I have been an administrator for 8 years…8 years!!!! Time flies and there are times that I want to run back into that bald headed 30 year-old’s office 8 years ago and yell… “Really?!?!  This is how you are going to grow your staff?  Really?”  I think we all do the best we can in the moment and hope that we find growth opportunities for our staff, but I can’t help but believe that groups we started with were not given the same chance.  Reflecting on instructional practice is a clear gateway to the advancement of our staff members, yet we continuously miss the mark on teaching teachers how to reflect.

I believe reflection is one of the most important components in teacher growth.  I have not met many people who feel like we should not reflect on our practice.  However, when I ask people what true reflection means, I get as many answers as people asked.  Self-reflection should be about growth, but if we don’t teach people how to reflect I think we end up on a surface level that inhibits the learning of our staff.

For years, I spent time with teachers asking them about the logistics of their practice.  How was the behavior?  How did you feel like the lesson went?  Would you have changed anything?  The most prevalent answer from all of those meetings was… “I think the lesson was pretty good”.  When we ask teachers to reflect on a lesson, and they know that conversation is going to work its way into a year-end evaluation, we are setting them up to be guarded and cater to the administrator.  If self-reflection is about “self”, then why are we setting up our conversations to have teachers appease the audience rather than inform their practice?

The question that surrounds teacher reflection doesn't really start with the reflection process…it starts with trust.  If we are going to see people grow in their craft, there has to be a culture of trust established within the building.  First and foremost, administrators need to trust that teachers are doing the best they can and are willing to grow themselves throughout the year.  We all know that 2 observations of 30 minutes each often end up in viewing lessons that are not typical of the daily routine.  We, as school leaders, are to blame for that concept…not our teachers.  If the evaluation system lends itself to a dog and pony show for 60 of the 70,000 minutes of instruction in a year then the issue is ours.  We must get beyond teachers only reflecting on practice when we ask them to as part of an evaluation system.

The second component is teachers trusting administrators.  I often tell our staff…take a risk, do something outside of your comfort zone, make something happen.  That being said, not all do because they are afraid failure in risk taking will be noted in an evaluation.  One way to shift that paradigm is to model the environment and ensure that the opinion leaders in the building have support in taking risks.  They need to feel validated in their attempt to try something new. Most importantly, if you say risk taking and failure (if those risks don’t bear fruit) will not be looked at negatively on an evaluation…then you have to follow through.  I would much rather have a staff member take a risk and fail, than continue to teach as they have for years, in a way that they were probably taught as a student, which only worked for a small percentage of people who became teachers.  This simply continues a cycle of worksheets and compliance as opposed to engagement and innovation.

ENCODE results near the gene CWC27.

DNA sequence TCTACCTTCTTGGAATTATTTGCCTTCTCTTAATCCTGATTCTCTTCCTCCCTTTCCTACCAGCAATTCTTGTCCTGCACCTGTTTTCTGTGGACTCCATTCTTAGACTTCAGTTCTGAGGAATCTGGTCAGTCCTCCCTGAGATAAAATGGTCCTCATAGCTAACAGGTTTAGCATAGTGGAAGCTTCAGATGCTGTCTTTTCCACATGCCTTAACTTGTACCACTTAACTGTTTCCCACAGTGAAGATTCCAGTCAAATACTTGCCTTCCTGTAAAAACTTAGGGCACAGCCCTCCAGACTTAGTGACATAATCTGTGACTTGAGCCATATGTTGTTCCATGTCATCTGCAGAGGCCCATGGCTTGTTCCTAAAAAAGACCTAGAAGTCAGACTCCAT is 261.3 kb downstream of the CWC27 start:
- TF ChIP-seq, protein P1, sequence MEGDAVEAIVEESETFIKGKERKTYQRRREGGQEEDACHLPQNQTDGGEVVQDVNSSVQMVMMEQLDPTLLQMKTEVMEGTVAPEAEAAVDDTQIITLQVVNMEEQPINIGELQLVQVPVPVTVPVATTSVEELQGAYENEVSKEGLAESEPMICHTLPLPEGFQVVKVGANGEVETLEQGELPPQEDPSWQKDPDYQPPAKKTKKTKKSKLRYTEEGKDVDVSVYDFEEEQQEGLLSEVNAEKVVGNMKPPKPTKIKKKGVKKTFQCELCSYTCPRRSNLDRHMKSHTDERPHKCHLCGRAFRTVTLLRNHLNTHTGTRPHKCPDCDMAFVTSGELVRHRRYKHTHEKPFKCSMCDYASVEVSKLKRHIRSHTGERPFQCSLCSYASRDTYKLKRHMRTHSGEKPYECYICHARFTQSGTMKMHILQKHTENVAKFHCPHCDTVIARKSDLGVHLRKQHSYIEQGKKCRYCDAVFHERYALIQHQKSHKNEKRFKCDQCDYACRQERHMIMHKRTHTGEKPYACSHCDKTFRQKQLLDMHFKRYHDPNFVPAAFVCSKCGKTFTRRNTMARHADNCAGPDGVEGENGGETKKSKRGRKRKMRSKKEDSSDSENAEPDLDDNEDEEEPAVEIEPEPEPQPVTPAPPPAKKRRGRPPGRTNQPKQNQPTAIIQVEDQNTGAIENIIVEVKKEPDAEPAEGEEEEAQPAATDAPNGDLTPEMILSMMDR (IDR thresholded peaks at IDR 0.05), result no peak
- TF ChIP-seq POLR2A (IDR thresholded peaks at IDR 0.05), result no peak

Once those pieces are established, the actual teaching of self-reflection can start.  We are taking the process slowly and using the Danielson Model as a medium for reflection in instructional practice.  We are discussing one Domain (3-Instruction) and allowing teachers to start the self-reflection process with specific practice to improve instruction.  Our walkthrough model will hopefully allow staff members to look at their own practice and reflect on specific instructional components of what they do in the classroom.  The important component is that the self-reflection is for them…not me.  They don’t need to turn anything in, answer a ton of questions that won’t help them in the future, or try to justify why something went well or not in the classroom.  They are the owners of their improvement…we help facilitate that improvement.  I am a huge Jim Knight fan (@jimknight99 on Twitter).  His perspective on self-reflection and a look back, look at, look forward practice is fantastic and one we will use with our staff over the course of the next 18 months.  Teaching the process, having the resources, and most importantly, creating a culture of trust will help us reach the goal of instructional improvement at all levels. 

Side note and shameless plug…if anyone is interested in learning more about how we are using self-reflection to teach the Danielson Model join me for a webinar on February 12th from 4:00-4:30 CST.  Link can be found at http://community.simplek12.com/scripts/student/webinars/view.asp?fb=1&id=734#.URZnUpxSMYk.twitter
AuthorJoe Sanfelippo